ATA rejects passenger legislation

James C. May, president of the Air
Transport Association has testified before the Aviation Subcommittee of the House
Transportation and Infrastructure Committee concerning customer service.The effects of severe weather events and an outdated air
traffic control (ATC) system can disrupt the plans of air travelers and
the airlines whose job is to transport them to their destinations. As
frustrating as these events have been, government-imposed, inflexible
operating standards will not improve and will likely aggravate these
severe weather events. Airlines need operational flexibility in order to
get passengers, crew members and airplanes to their destinations.

        Recently, carriers reviewed their policies and procedures,
updated contingency plans, and engaged staff at key airports in
discussions about dealing with severe weather situations. In addition,
ATA is looking forward to reviewing the DOT Inspector General report,
asked for by the ATA, that will make recommended improvements to
customer service.


“No passenger likes a delayed flight, but what they like even less is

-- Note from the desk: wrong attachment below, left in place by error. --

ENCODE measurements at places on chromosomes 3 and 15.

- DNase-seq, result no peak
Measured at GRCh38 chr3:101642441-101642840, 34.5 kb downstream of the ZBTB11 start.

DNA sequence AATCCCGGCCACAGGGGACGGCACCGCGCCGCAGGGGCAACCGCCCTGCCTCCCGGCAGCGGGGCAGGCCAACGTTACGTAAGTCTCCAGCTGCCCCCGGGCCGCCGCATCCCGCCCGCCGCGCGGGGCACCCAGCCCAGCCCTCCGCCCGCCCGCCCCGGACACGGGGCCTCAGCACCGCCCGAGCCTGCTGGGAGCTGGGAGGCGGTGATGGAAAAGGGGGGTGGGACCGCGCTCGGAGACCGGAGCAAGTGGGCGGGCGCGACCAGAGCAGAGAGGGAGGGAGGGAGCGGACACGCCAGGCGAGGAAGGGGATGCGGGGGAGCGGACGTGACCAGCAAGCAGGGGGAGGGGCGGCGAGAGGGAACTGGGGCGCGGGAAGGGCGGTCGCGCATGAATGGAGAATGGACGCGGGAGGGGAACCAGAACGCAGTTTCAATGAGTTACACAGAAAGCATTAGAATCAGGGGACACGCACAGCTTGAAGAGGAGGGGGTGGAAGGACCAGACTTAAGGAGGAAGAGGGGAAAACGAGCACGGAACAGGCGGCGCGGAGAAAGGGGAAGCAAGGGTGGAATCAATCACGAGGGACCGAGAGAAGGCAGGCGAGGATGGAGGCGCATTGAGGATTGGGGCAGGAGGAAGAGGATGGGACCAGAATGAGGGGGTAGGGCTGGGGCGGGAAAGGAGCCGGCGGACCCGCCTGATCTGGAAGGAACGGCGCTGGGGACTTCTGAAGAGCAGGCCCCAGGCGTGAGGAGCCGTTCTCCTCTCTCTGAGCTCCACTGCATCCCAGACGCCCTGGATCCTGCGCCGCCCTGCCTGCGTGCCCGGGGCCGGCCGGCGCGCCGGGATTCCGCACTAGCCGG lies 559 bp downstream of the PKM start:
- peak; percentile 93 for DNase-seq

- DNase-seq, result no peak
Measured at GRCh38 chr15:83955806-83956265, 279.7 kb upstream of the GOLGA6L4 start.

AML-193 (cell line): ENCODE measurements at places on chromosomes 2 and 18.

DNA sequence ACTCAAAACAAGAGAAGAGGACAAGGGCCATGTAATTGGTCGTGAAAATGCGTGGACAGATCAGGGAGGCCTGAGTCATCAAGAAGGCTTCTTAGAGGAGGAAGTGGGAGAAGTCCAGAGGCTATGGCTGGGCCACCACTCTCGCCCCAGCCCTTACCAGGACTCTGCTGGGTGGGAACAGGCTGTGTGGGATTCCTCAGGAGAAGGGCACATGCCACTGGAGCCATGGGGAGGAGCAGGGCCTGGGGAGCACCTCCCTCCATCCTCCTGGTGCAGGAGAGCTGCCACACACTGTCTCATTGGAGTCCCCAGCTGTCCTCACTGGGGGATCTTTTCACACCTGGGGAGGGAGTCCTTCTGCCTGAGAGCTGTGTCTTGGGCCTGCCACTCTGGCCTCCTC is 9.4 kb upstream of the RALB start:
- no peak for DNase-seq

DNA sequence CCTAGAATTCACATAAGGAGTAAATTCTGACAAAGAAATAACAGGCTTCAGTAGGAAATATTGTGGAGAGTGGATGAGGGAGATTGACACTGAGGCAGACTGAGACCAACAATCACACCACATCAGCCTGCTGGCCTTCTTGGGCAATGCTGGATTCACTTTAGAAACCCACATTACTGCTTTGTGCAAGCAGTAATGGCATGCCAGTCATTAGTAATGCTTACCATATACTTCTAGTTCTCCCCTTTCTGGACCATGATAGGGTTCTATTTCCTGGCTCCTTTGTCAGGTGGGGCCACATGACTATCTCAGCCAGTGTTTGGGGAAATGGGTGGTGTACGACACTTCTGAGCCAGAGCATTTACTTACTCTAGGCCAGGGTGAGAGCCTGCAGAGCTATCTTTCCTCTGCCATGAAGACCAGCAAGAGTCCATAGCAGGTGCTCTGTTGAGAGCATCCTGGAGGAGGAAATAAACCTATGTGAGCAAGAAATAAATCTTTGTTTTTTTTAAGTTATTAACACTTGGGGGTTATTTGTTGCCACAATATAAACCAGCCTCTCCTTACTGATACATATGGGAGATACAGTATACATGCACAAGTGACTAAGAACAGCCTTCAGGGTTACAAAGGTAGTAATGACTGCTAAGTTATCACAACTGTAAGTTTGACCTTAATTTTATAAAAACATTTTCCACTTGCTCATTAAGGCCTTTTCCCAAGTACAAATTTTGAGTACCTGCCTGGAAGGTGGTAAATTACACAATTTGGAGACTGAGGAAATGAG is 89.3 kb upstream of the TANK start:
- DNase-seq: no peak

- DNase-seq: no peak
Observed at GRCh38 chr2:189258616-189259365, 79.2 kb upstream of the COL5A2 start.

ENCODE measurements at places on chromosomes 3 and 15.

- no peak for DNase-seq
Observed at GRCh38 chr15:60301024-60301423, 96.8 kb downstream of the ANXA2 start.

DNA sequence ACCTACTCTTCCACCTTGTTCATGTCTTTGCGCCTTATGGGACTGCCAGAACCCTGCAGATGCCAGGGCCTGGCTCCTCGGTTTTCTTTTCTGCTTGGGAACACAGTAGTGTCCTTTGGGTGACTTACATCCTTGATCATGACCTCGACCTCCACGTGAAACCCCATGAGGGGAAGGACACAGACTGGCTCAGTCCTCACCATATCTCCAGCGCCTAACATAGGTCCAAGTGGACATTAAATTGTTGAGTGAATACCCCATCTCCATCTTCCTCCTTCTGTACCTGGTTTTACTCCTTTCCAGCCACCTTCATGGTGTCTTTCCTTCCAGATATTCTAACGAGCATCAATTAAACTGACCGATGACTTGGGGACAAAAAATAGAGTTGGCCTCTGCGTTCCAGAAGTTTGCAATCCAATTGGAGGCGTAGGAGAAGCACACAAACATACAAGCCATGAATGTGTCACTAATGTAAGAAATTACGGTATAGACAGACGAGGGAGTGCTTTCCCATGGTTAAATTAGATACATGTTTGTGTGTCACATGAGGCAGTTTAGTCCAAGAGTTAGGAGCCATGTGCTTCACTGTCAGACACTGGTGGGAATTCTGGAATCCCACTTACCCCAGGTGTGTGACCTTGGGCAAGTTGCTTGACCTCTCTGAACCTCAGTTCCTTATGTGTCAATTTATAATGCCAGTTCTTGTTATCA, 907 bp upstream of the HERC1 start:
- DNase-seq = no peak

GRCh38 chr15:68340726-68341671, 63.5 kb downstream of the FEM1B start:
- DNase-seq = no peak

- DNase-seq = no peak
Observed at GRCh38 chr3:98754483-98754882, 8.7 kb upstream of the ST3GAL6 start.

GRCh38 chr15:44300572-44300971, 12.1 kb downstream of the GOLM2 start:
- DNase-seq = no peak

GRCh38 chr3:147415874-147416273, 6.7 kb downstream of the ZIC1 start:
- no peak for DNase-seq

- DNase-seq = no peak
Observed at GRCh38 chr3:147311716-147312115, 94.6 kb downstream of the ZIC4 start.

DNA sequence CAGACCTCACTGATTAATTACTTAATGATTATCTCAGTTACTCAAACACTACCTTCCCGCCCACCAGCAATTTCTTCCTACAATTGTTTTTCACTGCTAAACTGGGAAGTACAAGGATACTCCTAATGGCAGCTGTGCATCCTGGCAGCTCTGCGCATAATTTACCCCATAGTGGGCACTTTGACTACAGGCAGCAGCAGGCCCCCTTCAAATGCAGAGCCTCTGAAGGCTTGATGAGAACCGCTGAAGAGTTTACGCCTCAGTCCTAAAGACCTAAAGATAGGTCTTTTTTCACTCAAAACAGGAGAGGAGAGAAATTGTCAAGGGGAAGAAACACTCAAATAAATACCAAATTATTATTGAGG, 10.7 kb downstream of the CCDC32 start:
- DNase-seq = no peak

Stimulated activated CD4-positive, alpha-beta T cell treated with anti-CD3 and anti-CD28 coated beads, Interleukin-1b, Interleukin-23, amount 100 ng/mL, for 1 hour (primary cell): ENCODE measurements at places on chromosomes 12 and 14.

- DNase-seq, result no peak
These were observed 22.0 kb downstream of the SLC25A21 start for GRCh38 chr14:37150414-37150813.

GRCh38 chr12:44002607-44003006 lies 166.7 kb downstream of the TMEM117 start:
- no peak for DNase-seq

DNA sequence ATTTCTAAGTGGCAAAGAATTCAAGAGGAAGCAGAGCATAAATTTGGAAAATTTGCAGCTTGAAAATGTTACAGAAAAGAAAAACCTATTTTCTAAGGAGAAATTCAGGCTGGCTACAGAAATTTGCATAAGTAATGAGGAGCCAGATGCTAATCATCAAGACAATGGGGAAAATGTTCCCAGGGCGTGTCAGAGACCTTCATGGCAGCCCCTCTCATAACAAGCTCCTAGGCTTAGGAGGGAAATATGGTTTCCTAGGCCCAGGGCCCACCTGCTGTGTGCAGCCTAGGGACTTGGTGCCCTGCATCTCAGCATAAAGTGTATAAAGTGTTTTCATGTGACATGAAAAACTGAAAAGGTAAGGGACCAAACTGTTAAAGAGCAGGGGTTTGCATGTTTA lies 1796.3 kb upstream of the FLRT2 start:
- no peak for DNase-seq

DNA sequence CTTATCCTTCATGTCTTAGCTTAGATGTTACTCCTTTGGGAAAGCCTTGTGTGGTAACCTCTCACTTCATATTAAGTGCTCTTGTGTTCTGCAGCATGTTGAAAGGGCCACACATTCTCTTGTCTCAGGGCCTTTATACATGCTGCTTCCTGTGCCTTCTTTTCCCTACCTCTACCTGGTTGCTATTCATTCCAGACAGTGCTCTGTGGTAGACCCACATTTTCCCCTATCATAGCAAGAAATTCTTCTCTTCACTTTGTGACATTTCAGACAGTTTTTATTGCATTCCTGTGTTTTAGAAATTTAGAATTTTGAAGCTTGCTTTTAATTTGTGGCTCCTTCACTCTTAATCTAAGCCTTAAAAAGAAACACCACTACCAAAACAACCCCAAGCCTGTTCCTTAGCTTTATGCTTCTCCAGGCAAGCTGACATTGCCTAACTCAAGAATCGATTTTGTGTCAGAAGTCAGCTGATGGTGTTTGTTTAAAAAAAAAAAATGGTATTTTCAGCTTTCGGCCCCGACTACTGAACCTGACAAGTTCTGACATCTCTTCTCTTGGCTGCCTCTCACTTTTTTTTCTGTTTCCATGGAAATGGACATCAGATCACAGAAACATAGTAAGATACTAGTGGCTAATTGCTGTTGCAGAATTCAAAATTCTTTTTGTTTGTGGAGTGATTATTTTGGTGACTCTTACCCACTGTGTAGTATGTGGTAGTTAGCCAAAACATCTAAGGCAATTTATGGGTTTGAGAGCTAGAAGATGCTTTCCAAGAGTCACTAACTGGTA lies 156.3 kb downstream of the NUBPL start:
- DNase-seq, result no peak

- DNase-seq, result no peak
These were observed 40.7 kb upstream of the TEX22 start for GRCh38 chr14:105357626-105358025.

not being able to get to their destinations at all,” said ATA President
and CEO James C. May. “The proposed hard limit on ground delays will
force airlines to inconvenience planeloads of people to satisfy the
demand of just one passenger to deplane. We do not think this is good
customer service.”



May continued, “Congress cannot legislate good weather or the best way
to respond to bad weather because every situation is unique. Instead, we
call on Congress to reduce flight delays by authorizing the
transformation to a satellite-based ATC system that will help relieve
the traffic jam in our skies that frustrates millions of passengers each
year. We cannot allow the FAA to be the administrator of inconvenience.”